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How ‘not in my backyard’ became a community touchstone

Bright colors and comfortable furniture reinforce the home-like atmosphere of The Women’s Community Inc. Shelter Facility in Wausau. (Photo submitted by The Women's Community Inc.)

The tracks of Jane Graham Jennings’ tears run through the city of Wausau.

From the old psych ward on North Seventh Street that previously served as a shelter for the battered women Jennings aids, to the doorstep of her organization’s new building at 3200 Hilltop Ave., Jennings shed tears of frustration, sorrow and, ultimately, joy in her fight to build a better refuge for the women and children who call The Women’s Community Inc. Shelter Facility home.

What left a lasting mark, however, are the tears shed in amazement.

Jennings’ tale started in 2008, at an idyllic property off Campus Drive, right near a residential area and the Robert W. Monk Gardens. Jennings, executive director of The Women’s Community, saw great potential at the site, where she and her team sought to build a larger, more comfortable shelter for those the organization serves, the victims of domestic violence and sexual assault.

Before placing an offer on the property, she set up a neighborhood meeting to gauge the community’s acceptance of the plan.

“It is a residential area, and we need the folks we serve to feel part of a community,” Jennings said.

Fearing the shelter’s clients would attract violence to the area, the residents objected and eventually circulated a petition to persuade the City Council to reject rezoning at the site.

“That process started a very public debate, which was quite ugly,” Jennings said. “There was this warring line through the community that really took its toll.”

The Women’s Community considered halting the project, she said, when staff members started hearing from shelter residents devastated by the public reaction.

“These women already feel worthless, and they didn’t see any support from their community,” Jennings said.

Then, Aspirus Wausau Hospital announced it would donate 2 acres near a different residential area for the project.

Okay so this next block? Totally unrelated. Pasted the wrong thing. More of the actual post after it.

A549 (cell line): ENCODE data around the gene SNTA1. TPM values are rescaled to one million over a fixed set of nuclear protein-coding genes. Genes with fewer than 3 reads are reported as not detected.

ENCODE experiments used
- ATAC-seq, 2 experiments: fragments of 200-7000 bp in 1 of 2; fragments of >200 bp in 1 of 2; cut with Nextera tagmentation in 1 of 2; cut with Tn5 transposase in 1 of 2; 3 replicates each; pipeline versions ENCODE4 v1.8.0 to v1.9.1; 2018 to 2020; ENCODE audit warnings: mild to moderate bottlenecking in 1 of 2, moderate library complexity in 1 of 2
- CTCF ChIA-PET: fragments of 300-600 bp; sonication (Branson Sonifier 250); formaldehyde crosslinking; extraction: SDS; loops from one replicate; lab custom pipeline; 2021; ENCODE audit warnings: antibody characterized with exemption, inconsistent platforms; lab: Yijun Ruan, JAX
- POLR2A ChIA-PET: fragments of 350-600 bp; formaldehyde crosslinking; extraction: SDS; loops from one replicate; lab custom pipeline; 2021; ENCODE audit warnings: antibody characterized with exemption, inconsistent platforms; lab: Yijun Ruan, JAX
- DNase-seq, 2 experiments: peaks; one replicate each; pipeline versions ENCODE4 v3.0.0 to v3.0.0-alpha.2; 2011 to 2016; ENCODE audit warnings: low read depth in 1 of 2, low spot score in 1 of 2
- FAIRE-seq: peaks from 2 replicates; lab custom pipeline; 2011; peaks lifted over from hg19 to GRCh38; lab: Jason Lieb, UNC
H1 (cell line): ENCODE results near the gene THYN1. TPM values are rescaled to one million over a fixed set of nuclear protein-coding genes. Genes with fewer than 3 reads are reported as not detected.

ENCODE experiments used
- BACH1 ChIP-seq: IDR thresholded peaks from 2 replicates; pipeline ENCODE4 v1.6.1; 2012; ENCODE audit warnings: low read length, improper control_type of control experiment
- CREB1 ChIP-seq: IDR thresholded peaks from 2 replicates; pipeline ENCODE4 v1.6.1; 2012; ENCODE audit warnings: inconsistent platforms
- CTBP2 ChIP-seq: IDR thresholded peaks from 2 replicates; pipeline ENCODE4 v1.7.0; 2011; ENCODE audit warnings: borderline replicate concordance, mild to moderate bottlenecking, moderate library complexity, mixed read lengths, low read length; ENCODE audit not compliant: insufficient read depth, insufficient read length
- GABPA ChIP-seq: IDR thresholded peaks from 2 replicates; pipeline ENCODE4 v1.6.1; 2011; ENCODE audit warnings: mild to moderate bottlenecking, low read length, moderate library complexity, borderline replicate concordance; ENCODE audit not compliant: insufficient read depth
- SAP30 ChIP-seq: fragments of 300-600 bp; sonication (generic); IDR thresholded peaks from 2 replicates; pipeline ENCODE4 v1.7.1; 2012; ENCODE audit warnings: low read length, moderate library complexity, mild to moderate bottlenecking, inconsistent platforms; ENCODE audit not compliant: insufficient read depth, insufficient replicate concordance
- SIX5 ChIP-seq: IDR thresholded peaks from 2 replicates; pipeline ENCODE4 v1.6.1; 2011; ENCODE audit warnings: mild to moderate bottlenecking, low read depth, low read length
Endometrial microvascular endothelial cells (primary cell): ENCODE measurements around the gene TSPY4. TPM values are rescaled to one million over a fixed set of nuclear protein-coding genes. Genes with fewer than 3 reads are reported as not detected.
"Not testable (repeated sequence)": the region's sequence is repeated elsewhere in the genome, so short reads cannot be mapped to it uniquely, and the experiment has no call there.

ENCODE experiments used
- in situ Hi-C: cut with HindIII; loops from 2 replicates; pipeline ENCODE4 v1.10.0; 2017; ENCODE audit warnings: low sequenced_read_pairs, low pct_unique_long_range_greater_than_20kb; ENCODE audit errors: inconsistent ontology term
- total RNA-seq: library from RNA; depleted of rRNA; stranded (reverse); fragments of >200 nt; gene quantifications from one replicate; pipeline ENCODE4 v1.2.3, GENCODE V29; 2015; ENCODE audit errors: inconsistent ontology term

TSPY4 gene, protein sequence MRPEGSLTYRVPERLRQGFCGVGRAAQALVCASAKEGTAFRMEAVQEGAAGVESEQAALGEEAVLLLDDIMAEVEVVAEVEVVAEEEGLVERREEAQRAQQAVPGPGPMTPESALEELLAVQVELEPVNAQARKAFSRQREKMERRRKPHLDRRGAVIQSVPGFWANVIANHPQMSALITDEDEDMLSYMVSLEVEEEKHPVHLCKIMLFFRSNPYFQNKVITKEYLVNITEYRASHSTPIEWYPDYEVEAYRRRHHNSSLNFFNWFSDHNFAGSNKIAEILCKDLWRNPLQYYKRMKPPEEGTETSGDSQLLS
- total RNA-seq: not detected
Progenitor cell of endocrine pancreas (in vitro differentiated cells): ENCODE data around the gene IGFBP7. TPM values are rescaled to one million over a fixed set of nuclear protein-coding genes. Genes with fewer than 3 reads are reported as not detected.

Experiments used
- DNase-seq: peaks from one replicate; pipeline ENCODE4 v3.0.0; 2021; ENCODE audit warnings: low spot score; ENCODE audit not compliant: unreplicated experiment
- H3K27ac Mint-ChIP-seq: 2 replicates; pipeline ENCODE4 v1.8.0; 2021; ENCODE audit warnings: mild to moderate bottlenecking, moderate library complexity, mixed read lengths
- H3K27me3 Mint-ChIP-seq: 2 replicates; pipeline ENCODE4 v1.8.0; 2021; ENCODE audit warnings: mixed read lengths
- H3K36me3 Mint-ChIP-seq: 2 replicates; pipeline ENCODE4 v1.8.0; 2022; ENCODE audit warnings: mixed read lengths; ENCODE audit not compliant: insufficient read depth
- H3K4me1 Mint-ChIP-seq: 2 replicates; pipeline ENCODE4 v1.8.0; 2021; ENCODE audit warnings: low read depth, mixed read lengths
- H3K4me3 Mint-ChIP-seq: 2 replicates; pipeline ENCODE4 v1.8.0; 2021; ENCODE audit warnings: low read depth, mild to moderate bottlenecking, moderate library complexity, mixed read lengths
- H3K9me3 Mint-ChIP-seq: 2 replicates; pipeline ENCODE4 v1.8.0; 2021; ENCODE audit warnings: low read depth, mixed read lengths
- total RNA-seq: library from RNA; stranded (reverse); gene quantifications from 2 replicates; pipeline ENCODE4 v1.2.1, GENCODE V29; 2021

“I sobbed when I got the call,” Jennings said. “I just couldn’t believe it.”

Residents near the new site had reservations, as well, but the project had a key supporter in Mayor James Tipple, who lives in the neighborhood.

“There’s a lot of ‘not in my backyard’ that happens on projects,” Tipple said. “But this shelter is a very important part of our community. I was always in support of it.”

Tipple helped appease a couple of neighbors’ concerns about property values and security, but the project still hinged on City Council approval. The day of the meeting, five women who had lived at the shelter asked to stand before the council and tell their traumatic stories.

“They had nothing to gain and everything to lose,” Jennings said. “By the time they finished, there was not a dry eye in the room.”

The council granted unanimous approval, and the organization moved forward with raising the money to build. In the midst of a recession, however, donations were hard to come by.

Then, Jennings got another call. An anonymous donor had stepped forward with $100,000 for the project.

“I was trying on clothes when I got the call,” Jennings said. “I remember standing in a dressing room, crying. I was so grateful.”

A $250,000 donation brought on subsequent tears of wonder and thanks, as the shelter closed in on its fundraising goal. By the time shovels broke ground in August 2011, The Women’s Community had all of the money needed to build the project.

“Looking back, it was a long road,” said Heather Stoffel, project manager with Miron Construction Co., which built the shelter. “There were times where you questioned your faith. But when you had a failure or a disappointment, there was always something that came along and kept you going.”

Though she shed many tears throughout the process, Jennings said, the memory of shelter residents’ reacting to their new home is the one that sticks with her most. Standing in front of a wall covered in donors’ names, two residents marveled at the amount of community support that made the project come to life.

“Tears (were) coming down their faces,” Jennings said. “They asked ‘Who are these people and why do they care?’ That wall showed there were 1,000 people that believe they have value.”

Caley Clinton is associate editor of The Daily Reporter, which hosts its annual Top Projects event on Thursday. Clinton helped select this year’s 30 winners, one of which is The Women’s Community Inc. Shelter Facility.

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